There is nothing we, here in drizzly England, cherish more than summer. Our gorgeous beloved. We long for her through the cold winter months, breathlessly counting down the days until she arrives and dazzles us once again. We ache for her warm caress on our bodies, and every time she leaves we beg; stay a little longer, don’t leave, come back, I love you.
So I cannot help but feel it’s slightly unfair that just as she finally returns, we must stay indoors, away from her. Now, I know there are many things much worse about this pandemic than the weather. I know it’s likely that in the summer months it will spread slower and prove less fatal, and of course saving lives matters above all else. I know we are lucky that all we need to do to help is stay at home. But, just for a moment, I would like to indulge in that most British of pastimes, and complain about the weather.
It’s bad enough normally, when it turns summer and you’re in, say, an office. You want very much to go outside. When you go to the toilet, you glance longingly out of the window and fantasise briefly about relocating your desk to the park. Or just leaving altogether. Walking out in the middle of the work day and not coming back, choosing instead to bask on a hilltop somewhere in the sun’s warm embrace. You’ll think of an excuse tomorrow and it’ll be worth it for those precious extra hours with your love.
But now most of us are at home – the place where we’re usually at leisure, choosing for ourselves how we spend the hours there. We are reshuffling our lives, routines and furniture layouts to fit this new temporary world, and it turns out that Every. Single. Thing. at home is so incredibly distracting. Don’t we have enough on? We are already trying to resist crawling back into our comfy cosy beds in the middle of the day to indulge in HBO’s 500 hours of free content (The Sopranos, The Wire! Come on…) whilst trying so very hard to only have 7 meals a day because being at home means being near the fridge and well, I have no self control. Then to top it all off, the sun comes out, teasing and tempting us outside but we cannot go.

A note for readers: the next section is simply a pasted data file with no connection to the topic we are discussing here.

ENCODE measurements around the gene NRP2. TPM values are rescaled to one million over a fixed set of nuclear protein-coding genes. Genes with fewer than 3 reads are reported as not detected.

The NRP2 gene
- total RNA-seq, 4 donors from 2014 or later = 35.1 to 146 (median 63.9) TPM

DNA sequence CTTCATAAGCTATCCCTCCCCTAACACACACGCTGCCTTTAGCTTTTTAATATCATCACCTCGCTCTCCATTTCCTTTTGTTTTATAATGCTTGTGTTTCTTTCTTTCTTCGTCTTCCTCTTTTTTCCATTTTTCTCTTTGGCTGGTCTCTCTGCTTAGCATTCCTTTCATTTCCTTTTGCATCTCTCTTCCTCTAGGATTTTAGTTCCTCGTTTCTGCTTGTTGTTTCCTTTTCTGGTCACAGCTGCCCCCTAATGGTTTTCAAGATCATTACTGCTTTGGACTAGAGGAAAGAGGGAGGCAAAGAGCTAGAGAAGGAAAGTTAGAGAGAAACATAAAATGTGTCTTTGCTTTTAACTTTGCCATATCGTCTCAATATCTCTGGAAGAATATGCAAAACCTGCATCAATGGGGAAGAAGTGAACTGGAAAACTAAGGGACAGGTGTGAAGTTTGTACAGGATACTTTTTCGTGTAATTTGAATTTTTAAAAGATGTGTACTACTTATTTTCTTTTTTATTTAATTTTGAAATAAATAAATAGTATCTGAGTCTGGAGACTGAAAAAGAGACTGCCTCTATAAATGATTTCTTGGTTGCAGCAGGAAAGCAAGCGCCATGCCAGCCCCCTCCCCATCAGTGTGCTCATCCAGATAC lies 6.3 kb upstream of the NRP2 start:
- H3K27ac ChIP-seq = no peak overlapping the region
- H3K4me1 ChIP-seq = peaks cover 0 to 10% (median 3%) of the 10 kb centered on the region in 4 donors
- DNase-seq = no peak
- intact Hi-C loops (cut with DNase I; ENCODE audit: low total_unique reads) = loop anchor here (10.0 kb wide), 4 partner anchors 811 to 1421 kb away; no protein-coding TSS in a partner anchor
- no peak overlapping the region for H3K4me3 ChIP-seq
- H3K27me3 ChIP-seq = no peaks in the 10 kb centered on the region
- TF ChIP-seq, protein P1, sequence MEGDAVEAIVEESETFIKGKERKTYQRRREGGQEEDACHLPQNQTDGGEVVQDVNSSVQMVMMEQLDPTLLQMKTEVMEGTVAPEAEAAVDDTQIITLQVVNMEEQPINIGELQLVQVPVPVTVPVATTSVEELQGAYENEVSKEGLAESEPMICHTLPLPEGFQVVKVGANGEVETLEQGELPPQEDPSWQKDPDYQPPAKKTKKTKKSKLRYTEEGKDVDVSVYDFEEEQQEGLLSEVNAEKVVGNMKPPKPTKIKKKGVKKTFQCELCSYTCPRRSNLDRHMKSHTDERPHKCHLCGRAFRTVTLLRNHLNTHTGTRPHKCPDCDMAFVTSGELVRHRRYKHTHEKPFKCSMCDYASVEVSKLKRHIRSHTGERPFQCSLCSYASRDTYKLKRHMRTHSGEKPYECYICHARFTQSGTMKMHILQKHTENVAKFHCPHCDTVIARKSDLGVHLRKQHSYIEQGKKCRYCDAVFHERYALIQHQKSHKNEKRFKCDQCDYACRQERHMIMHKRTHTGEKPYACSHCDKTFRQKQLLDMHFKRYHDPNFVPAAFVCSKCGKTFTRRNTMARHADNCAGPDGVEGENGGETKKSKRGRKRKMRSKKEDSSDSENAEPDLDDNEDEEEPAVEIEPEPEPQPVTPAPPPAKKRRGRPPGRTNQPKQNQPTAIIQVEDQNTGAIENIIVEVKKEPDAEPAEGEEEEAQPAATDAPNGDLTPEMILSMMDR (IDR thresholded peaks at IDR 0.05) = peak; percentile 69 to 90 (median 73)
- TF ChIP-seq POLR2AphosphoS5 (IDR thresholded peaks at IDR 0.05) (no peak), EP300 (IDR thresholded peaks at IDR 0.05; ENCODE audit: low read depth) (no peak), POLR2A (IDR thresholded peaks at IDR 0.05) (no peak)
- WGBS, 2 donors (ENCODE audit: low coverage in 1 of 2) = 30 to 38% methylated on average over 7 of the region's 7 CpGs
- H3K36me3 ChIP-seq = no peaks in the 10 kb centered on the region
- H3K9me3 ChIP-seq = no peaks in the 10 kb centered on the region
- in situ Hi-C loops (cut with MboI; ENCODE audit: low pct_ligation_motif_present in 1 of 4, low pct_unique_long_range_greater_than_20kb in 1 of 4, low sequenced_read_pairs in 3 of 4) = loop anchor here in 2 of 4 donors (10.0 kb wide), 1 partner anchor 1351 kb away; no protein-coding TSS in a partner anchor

On another note, I’ve found the sudden sunny streak quite alarming, because it feels so at odds with the reality of what is happening. Everything looks so nice, so golden, so serene, but I know it’s a lie. Pathetic fallacy (which I thought for a long time was called prophetic fallacy and tbh I still think that name is better) is defined as: “a figure of speech in which the natural world (or some part of it) is treated as though it has human emotions” but is more commonly played out via the weather directly reflecting or setting the mood. If someone opens a door and it’s raining, they’re probably about to be unceremoniously dumped. If the same door opens on a grey street with an overcast sky, misery looms. If the door is opened once more and thunder and lightning crash in from above – shit is about to go down. You get the picture.
Sun. Lovely, lovely sun. It normally means something good, great, wonderful is about to happen, but not now, and that’s why I’m finding it so spooky. It’s unsettling, gazing out the window at my daisy-strewn lawn, admiring the glorious cherry blossoms on the local streets during my one allocated daily run (ok, slow jog), looking up at the beautiful blue sky, and reconciling what I see with the knowledge that lives deep in the pit of me now; that every minute people are dying from this pandemic, and I can’t do anything to save them.
And still, the sun shines on. I know that it has been this sunny before. I know that it has been this sunny for this many days in a row before. But coming now, after one season of cold and another of rain, it feels completely new. It feels record-breaking. It feels wrong. Now, to me, and it may be my tendency towards drama, or it may be my Classics background, but there’s something very divine retribution-y about all this sunshine, don’t you think?
In Greek mythology there is something called ‘hubris’ which is when excessive pride or arrogance leads to a character’s downfall. Odysseus is perhaps the best known example, when on his voyage back home after the war in Troy, he stabbed the cyclops Polyphemus in the eye (not very nice, but Polyphemus was trying to eat him). Odysseus would have gotten away with it, but he just couldn’t help showing off (we all know one of them, amiright?). As he escaped from the island with his men, Odysseus shouted back to Polyphemus, telling him his name. This meant Polyphemus could run crying to his dad, aka Poseidon, aka god of the sea, storms, shipwrecks etc, and ensure Odysseus was suitably punished on his journey home. Obviously none of us have been going round poking any Cyclops’ in the eyes, but I find it tricky to look at the condition of the earth and the position we are in now, and not feel like someone, somewhere, is enjoying watching us as we squirm indoors, twitching to be down the park cracking open tinnies with our mates.
Of course, if I knew anything about meteorology I could probably explain the extant weather patterns, and the explanation would have nothing to do with ancient vengeful gods and everything to do with airflow and convection currents (maybe? Idk). Maybe my unease at these seemingly endless sun-drenched days is because I am uncomfortable with the concept of coincidence. Maybe it’s because now I have too much time to think, and I’m tired and scared of thinking about what is happening, so instead I think about the weather. Maybe instead of worrying about why it is sunny I should just accept it and be glad that it is. Because, as annoying and frustrating as it is, being mostly stuck inside in this wonderful sun, at least it’s not raining.
Photos by Hannah Rooke (@hannahlisaphotography)